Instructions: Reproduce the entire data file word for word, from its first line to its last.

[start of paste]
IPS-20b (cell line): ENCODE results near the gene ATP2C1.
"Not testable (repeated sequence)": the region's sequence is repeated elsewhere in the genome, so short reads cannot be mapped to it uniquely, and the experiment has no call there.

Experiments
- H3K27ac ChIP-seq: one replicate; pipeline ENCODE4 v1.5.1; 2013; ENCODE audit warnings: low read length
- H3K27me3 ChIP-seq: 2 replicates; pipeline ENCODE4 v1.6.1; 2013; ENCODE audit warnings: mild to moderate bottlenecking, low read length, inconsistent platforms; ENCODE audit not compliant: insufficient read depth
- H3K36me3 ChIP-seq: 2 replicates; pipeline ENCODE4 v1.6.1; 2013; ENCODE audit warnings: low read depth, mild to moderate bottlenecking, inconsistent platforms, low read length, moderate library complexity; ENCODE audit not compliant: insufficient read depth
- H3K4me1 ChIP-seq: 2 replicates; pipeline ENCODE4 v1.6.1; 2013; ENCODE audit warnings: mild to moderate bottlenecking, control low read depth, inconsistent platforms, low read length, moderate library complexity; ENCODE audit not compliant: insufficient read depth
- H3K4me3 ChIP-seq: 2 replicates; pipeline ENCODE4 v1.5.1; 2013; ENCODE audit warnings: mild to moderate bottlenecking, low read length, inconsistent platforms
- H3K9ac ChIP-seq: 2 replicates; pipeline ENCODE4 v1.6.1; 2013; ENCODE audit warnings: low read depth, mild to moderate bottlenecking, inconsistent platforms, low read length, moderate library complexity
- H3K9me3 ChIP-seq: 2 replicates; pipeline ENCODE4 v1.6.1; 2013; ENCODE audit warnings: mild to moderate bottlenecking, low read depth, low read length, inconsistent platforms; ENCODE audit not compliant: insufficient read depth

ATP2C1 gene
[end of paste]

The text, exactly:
IPS-20b (cell line): ENCODE results near the gene ATP2C1.
"Not testable (repeated sequence)": the region's sequence is repeated elsewhere in the genome, so short reads cannot be mapped to it uniquely, and the experiment has no call there.

Experiments
- H3K27ac ChIP-seq: one replicate; pipeline ENCODE4 v1.5.1; 2013; ENCODE audit warnings: low read length
- H3K27me3 ChIP-seq: 2 replicates; pipeline ENCODE4 v1.6.1; 2013; ENCODE audit warnings: mild to moderate bottlenecking, low read length, inconsistent platforms; ENCODE audit not compliant: insufficient read depth
- H3K36me3 ChIP-seq: 2 replicates; pipeline ENCODE4 v1.6.1; 2013; ENCODE audit warnings: low read depth, mild to moderate bottlenecking, inconsistent platforms, low read length, moderate library complexity; ENCODE audit not compliant: insufficient read depth
- H3K4me1 ChIP-seq: 2 replicates; pipeline ENCODE4 v1.6.1; 2013; ENCODE audit warnings: mild to moderate bottlenecking, control low read depth, inconsistent platforms, low read length, moderate library complexity; ENCODE audit not compliant: insufficient read depth
- H3K4me3 ChIP-seq: 2 replicates; pipeline ENCODE4 v1.5.1; 2013; ENCODE audit warnings: mild to moderate bottlenecking, low read length, inconsistent platforms
- H3K9ac ChIP-seq: 2 replicates; pipeline ENCODE4 v1.6.1; 2013; ENCODE audit warnings: low read depth, mild to moderate bottlenecking, inconsistent platforms, low read length, moderate library complexity
- H3K9me3 ChIP-seq: 2 replicates; pipeline ENCODE4 v1.6.1; 2013; ENCODE audit warnings: mild to moderate bottlenecking, low read depth, low read length, inconsistent platforms; ENCODE audit not compliant: insufficient read depth

ATP2C1 gene